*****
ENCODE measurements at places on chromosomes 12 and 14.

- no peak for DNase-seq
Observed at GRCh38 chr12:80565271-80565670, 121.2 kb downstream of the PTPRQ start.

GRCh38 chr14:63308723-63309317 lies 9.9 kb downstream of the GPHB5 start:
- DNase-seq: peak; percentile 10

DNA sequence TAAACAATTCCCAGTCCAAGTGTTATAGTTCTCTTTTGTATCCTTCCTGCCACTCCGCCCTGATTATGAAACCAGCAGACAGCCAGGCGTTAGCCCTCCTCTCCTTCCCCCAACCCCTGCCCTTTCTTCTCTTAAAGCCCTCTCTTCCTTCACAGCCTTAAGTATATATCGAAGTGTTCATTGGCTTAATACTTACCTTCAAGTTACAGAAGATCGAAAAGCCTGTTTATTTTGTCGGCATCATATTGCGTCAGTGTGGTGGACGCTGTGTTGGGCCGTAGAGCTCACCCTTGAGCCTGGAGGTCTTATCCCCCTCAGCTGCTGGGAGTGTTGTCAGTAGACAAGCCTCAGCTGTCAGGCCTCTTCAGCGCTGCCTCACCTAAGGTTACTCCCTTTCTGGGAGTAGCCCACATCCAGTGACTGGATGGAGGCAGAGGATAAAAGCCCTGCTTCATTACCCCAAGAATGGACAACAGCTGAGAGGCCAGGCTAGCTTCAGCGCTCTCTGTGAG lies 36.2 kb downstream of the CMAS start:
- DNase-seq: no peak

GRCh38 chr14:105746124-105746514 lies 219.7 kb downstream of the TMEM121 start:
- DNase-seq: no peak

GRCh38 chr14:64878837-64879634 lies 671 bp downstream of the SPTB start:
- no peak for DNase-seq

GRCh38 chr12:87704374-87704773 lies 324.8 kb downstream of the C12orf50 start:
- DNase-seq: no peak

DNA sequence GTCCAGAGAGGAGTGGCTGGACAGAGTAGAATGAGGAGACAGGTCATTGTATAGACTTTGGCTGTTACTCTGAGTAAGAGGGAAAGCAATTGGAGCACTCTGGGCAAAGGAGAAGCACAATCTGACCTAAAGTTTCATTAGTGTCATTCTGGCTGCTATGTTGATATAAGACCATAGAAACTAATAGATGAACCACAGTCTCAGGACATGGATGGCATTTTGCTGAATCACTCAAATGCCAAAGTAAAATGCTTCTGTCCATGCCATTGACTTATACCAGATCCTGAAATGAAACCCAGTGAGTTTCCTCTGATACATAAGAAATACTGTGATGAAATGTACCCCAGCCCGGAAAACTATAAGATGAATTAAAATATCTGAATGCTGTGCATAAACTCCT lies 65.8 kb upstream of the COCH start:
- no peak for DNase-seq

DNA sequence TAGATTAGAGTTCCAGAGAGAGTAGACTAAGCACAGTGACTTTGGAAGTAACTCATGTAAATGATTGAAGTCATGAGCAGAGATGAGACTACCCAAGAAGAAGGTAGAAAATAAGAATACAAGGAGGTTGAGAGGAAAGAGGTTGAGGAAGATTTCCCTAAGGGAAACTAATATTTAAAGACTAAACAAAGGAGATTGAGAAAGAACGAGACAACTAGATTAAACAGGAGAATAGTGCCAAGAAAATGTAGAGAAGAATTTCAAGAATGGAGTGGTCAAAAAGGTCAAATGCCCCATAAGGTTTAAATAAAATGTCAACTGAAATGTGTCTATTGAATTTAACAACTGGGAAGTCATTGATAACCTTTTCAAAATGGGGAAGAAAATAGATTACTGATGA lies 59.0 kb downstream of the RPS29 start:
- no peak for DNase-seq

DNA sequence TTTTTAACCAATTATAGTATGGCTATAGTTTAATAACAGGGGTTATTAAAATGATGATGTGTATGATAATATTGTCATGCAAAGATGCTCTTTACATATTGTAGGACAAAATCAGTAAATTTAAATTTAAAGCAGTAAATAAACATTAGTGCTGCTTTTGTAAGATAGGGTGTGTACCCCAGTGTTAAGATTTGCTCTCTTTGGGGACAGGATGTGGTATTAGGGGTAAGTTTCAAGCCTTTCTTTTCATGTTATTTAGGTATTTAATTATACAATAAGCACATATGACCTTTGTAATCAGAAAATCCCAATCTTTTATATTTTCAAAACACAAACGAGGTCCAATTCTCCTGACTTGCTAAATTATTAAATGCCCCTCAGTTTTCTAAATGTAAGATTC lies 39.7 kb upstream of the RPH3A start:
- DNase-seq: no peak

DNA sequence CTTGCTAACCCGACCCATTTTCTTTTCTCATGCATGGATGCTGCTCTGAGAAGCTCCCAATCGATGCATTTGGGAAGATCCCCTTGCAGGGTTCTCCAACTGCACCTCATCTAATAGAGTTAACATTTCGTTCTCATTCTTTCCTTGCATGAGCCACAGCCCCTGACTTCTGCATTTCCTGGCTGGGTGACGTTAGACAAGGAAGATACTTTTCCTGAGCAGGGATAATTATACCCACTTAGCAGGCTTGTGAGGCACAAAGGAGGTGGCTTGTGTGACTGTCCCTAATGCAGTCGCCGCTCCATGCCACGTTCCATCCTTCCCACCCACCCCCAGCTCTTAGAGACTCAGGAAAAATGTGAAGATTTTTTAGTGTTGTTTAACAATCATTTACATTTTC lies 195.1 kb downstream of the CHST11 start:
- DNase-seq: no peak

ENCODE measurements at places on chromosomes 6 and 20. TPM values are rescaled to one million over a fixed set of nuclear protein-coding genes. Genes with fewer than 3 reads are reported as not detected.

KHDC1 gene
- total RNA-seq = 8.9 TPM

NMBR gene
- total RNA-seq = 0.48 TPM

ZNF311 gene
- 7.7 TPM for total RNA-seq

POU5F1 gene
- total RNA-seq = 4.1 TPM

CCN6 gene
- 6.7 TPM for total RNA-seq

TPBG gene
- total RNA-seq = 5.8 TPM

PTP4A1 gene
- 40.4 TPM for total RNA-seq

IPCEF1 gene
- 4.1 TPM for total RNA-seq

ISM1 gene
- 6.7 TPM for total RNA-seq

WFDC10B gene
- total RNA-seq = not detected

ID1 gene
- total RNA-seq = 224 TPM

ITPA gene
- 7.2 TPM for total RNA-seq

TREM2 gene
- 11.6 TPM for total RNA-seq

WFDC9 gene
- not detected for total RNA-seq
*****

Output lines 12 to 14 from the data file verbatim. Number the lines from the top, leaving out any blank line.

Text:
GRCh38 chr12:87704374-87704773 lies 324.8 kb downstream of the C12orf50 start:
- DNase-seq: no peak

DNA sequence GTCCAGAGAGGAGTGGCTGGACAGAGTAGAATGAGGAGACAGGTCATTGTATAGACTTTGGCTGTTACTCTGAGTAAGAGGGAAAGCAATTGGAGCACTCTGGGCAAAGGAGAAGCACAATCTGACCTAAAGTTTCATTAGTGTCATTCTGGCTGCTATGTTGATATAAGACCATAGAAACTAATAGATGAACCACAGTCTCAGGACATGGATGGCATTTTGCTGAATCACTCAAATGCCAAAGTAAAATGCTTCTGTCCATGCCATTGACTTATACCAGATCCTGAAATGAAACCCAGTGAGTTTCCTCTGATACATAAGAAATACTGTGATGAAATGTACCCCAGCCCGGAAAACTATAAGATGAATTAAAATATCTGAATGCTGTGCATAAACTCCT lies 65.8 kb upstream of the COCH start: